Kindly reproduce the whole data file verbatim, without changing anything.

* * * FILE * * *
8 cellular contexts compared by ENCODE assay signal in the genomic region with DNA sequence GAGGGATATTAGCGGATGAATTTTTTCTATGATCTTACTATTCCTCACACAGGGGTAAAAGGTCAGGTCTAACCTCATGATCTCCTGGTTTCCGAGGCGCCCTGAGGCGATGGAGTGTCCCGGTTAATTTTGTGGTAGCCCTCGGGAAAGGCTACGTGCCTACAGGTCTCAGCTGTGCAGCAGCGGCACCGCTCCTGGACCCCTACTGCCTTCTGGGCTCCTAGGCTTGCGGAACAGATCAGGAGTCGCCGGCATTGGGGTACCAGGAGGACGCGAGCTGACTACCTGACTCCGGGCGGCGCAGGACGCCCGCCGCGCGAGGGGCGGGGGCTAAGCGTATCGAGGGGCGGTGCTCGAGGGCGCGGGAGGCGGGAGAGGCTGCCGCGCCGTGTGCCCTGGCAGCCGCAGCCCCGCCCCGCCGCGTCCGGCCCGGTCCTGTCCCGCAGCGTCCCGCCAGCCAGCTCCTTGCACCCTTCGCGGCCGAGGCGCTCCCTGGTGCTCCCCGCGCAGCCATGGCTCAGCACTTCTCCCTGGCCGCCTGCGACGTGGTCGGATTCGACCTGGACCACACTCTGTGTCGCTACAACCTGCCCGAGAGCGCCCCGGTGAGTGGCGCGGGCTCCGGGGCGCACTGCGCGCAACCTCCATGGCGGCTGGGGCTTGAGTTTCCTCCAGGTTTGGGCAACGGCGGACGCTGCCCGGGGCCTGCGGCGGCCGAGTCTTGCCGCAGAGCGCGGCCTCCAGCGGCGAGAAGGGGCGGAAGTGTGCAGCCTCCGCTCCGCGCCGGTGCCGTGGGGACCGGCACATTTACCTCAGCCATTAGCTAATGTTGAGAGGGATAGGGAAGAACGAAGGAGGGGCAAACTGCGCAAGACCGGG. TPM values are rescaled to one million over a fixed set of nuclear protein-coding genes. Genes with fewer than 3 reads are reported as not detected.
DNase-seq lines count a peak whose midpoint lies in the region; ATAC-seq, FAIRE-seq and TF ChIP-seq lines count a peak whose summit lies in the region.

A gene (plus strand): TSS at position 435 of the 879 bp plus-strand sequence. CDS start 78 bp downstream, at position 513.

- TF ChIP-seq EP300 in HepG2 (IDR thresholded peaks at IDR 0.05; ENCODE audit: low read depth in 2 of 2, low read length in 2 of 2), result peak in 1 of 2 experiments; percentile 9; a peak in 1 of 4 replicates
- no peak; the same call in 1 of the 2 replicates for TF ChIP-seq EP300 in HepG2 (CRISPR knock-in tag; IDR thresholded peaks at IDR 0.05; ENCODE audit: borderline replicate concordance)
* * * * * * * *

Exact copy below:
8 cellular contexts compared by ENCODE assay signal in the genomic region with DNA sequence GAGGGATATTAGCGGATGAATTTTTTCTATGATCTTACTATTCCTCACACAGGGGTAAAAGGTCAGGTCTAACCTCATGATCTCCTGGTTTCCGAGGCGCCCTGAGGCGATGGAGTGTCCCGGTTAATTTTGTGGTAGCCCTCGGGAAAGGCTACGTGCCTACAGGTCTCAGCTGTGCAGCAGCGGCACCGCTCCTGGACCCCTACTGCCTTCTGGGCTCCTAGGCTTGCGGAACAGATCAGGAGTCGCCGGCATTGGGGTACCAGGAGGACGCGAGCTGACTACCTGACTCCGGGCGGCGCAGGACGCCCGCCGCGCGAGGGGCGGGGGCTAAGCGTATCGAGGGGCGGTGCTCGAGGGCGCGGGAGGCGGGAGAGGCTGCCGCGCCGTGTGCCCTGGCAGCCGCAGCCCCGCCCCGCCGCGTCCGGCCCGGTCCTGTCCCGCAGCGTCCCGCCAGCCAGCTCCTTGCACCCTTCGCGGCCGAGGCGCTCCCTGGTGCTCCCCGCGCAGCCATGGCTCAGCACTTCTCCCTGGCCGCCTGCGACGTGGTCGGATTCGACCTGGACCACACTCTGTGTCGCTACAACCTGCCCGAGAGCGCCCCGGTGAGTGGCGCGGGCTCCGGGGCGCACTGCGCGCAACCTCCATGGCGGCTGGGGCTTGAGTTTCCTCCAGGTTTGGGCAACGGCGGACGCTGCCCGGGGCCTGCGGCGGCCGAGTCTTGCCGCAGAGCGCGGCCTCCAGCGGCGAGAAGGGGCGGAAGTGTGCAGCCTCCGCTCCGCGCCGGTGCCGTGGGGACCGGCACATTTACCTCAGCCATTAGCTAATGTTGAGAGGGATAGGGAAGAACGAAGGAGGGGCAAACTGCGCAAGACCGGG. TPM values are rescaled to one million over a fixed set of nuclear protein-coding genes. Genes with fewer than 3 reads are reported as not detected.
DNase-seq lines count a peak whose midpoint lies in the region; ATAC-seq, FAIRE-seq and TF ChIP-seq lines count a peak whose summit lies in the region.

A gene (plus strand): TSS at position 435 of the 879 bp plus-strand sequence. CDS start 78 bp downstream, at position 513.

- TF ChIP-seq EP300 in HepG2 (IDR thresholded peaks at IDR 0.05; ENCODE audit: low read depth in 2 of 2, low read length in 2 of 2), result peak in 1 of 2 experiments; percentile 9; a peak in 1 of 4 replicates
- no peak; the same call in 1 of the 2 replicates for TF ChIP-seq EP300 in HepG2 (CRISPR knock-in tag; IDR thresholded peaks at IDR 0.05; ENCODE audit: borderline replicate concordance)